And on a lighter note . . .

23 Sep

There’s so much humor in Swift.  Tons. Yet here I am, barely posting, and now when I do finally get around to a post it’s going to be about as humorless as possible.  Really dark.  Dark, dark, dark.  Brace yourselves.

When Gulliver visits the Island of Luggnagg he discovers that some of it’s natives, the Struldbrugs, are born immortal.  After waxing eloquent about what a joy he believes it must be to know that you will never die he is confronted with the grim reality that although these people never die they do age and decay just as mortals, yet without the release of death.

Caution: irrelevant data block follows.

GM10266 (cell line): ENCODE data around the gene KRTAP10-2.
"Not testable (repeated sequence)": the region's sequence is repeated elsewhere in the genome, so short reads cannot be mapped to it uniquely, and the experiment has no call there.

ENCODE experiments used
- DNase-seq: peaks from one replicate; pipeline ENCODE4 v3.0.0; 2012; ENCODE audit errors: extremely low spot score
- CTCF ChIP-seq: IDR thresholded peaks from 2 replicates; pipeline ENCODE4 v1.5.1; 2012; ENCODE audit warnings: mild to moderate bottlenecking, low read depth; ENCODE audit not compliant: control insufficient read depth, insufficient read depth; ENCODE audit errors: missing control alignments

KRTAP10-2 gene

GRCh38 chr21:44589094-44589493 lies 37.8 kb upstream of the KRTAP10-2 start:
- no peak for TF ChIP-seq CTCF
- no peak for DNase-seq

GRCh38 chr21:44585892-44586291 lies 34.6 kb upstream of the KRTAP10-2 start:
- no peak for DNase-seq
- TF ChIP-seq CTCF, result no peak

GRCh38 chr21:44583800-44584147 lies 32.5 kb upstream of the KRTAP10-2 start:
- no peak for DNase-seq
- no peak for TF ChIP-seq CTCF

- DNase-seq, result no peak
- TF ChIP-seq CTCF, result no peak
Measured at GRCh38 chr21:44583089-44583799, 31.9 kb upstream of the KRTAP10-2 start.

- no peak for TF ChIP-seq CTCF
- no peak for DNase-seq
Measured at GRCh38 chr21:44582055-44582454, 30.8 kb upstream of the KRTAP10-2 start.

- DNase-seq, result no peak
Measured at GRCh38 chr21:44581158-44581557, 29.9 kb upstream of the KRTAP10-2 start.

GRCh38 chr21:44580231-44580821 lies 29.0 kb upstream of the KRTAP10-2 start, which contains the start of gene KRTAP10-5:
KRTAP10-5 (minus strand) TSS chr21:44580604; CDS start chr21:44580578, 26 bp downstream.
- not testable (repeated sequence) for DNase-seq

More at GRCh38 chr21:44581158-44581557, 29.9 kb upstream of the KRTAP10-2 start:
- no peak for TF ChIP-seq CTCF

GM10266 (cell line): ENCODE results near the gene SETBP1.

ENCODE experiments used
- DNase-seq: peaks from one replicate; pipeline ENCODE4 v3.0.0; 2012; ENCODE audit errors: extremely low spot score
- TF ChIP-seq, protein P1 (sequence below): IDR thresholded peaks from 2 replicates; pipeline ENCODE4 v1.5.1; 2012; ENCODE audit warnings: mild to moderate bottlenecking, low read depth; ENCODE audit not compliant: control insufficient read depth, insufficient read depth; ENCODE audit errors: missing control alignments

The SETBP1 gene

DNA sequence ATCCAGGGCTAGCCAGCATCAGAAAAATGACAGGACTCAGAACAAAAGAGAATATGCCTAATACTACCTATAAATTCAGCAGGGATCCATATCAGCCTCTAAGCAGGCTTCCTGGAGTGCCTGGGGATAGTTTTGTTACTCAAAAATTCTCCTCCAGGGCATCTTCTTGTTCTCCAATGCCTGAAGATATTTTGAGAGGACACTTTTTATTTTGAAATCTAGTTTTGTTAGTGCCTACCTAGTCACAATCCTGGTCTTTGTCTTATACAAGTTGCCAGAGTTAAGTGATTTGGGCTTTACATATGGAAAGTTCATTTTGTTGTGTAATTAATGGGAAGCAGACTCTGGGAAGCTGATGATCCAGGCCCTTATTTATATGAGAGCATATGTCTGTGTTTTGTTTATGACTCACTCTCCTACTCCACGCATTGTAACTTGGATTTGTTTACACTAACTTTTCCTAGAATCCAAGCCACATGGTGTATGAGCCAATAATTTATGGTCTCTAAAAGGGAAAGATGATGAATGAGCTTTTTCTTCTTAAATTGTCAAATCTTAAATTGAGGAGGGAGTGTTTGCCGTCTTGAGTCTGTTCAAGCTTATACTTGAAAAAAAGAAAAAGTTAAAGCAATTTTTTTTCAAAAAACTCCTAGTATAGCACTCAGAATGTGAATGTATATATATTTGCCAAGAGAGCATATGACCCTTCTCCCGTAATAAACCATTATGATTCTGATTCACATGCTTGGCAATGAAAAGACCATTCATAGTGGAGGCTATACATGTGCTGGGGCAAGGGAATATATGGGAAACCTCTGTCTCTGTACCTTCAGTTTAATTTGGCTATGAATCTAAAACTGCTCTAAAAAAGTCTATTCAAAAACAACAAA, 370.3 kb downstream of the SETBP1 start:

Swift, whether intentionally or not, illustrated hell here in a way that even Bunyan could covet.  It is the presence of death in our world that causes sickness, memory loss, and our failing senses.  And so while Swift says that these people didn’t have a death, what they really had was death everlasting.  They had hell.  Yet for believers death is the portal to life everlasting.

And that, my friends, is satire.

(I think.)

1 Comment

Posted by on September 23, 2011 in Gulliver's Travels


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One response to “And on a lighter note . . .

  1. Christine

    September 23, 2011 at 11:36 am

    Well said.

    I expecially liked your idea of Bunyan coveting the imagery. Death everlasting: what a terrible thought! No wonder this short section of GT was so depressing.


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